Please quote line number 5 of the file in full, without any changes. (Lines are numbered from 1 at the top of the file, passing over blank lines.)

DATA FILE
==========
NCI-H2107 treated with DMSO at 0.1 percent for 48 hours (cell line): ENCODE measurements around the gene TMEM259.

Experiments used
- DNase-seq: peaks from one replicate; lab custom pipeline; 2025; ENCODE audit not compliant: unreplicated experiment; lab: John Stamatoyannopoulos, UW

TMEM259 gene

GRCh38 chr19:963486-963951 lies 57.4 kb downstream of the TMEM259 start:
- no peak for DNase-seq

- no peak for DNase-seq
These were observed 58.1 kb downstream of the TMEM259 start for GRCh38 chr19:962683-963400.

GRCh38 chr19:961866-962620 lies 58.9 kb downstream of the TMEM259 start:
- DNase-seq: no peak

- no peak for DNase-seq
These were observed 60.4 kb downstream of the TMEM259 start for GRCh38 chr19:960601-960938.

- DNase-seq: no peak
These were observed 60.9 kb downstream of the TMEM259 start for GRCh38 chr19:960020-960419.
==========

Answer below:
GRCh38 chr19:963486-963951 lies 57.4 kb downstream of the TMEM259 start: